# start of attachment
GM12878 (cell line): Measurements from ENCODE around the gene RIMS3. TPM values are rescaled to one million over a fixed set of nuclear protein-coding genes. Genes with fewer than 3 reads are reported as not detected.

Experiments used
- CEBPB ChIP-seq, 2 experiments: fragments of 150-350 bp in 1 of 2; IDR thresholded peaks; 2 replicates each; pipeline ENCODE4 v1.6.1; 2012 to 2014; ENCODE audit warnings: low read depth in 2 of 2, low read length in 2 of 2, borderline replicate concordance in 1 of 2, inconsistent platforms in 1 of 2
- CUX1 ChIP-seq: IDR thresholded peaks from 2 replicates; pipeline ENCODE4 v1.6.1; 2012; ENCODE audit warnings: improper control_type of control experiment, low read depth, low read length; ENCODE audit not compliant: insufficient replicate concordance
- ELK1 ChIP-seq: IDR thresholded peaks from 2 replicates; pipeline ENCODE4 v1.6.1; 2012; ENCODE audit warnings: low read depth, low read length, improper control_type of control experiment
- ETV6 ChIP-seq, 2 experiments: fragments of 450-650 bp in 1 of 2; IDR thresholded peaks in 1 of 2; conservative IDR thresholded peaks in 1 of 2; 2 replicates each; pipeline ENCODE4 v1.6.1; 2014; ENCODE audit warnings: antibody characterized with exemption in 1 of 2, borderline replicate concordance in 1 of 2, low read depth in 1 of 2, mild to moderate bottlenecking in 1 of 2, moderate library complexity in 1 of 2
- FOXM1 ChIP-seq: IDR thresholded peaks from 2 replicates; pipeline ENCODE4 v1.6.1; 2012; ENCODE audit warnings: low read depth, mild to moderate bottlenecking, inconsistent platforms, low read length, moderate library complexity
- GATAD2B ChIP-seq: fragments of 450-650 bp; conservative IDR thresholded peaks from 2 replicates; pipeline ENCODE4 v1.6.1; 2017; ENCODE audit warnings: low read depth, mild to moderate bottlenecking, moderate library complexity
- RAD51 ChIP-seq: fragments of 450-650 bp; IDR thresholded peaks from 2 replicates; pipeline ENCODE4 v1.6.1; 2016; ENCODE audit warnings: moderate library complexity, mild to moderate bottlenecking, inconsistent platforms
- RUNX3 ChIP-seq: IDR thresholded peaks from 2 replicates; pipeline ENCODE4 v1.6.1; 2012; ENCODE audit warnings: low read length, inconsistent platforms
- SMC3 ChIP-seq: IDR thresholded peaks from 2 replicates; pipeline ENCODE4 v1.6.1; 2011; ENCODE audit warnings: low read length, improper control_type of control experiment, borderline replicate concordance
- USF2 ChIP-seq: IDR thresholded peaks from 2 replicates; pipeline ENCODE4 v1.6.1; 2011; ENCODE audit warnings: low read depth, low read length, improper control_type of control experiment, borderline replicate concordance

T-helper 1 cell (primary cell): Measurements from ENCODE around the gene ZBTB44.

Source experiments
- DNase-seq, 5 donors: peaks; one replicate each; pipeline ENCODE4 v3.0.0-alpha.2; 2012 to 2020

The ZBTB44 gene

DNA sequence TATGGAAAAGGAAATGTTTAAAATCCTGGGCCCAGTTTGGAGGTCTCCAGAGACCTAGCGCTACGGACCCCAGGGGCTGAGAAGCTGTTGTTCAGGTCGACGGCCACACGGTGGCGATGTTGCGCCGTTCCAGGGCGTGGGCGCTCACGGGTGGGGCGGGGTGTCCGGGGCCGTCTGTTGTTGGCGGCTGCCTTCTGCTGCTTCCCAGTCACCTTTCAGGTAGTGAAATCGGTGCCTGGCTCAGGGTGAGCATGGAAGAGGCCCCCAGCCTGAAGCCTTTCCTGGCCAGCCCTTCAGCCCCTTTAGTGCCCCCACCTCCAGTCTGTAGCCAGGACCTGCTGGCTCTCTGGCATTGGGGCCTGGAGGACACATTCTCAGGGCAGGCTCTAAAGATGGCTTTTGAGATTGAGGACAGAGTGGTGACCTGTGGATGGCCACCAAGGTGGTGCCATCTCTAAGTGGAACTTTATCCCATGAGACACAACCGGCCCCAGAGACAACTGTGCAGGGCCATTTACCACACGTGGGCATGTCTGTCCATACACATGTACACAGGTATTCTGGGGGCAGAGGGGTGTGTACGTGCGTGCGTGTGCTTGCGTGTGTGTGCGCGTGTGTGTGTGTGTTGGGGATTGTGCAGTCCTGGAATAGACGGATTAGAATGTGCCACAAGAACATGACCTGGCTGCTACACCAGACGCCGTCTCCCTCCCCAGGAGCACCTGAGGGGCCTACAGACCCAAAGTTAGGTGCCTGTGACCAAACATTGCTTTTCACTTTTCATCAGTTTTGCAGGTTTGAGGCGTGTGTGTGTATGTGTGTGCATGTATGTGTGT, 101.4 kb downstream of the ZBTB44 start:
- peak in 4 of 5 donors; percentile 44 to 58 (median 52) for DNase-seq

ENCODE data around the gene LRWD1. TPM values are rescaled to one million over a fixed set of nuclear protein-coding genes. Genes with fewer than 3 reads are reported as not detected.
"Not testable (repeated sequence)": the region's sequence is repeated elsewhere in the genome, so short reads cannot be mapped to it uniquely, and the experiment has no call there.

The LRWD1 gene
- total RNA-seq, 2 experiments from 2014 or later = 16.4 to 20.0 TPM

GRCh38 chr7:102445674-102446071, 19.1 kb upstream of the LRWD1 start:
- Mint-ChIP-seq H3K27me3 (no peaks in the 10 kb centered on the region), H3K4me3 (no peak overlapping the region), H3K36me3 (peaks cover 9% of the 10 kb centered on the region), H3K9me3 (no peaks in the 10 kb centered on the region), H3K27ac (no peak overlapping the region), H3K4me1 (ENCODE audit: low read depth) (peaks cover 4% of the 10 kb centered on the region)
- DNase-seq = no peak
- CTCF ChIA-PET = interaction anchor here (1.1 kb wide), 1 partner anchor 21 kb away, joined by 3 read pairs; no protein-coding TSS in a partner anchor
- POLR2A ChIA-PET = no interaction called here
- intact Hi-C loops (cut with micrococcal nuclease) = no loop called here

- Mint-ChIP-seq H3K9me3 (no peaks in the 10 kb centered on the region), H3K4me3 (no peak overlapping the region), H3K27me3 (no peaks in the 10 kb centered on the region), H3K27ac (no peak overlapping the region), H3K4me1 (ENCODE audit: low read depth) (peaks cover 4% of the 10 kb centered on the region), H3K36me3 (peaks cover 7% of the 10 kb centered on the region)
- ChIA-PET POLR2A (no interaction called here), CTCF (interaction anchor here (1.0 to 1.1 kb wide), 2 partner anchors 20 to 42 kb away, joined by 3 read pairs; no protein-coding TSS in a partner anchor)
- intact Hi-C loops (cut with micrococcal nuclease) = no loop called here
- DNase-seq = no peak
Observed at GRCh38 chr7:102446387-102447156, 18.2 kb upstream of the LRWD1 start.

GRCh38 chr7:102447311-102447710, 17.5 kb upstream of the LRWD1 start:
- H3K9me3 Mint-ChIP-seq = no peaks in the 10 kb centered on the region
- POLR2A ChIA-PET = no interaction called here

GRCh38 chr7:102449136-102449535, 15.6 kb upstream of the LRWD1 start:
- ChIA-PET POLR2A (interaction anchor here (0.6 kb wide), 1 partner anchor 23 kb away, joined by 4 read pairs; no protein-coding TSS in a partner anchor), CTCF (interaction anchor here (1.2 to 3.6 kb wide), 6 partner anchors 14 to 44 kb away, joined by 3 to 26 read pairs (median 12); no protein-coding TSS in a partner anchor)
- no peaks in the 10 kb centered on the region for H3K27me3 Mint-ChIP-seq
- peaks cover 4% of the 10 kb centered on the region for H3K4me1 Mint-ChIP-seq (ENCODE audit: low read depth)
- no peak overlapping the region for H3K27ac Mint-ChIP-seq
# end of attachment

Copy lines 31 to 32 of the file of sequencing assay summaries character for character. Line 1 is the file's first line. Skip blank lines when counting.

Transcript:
- intact Hi-C loops (cut with micrococcal nuclease) = no loop called here
- DNase-seq = no peak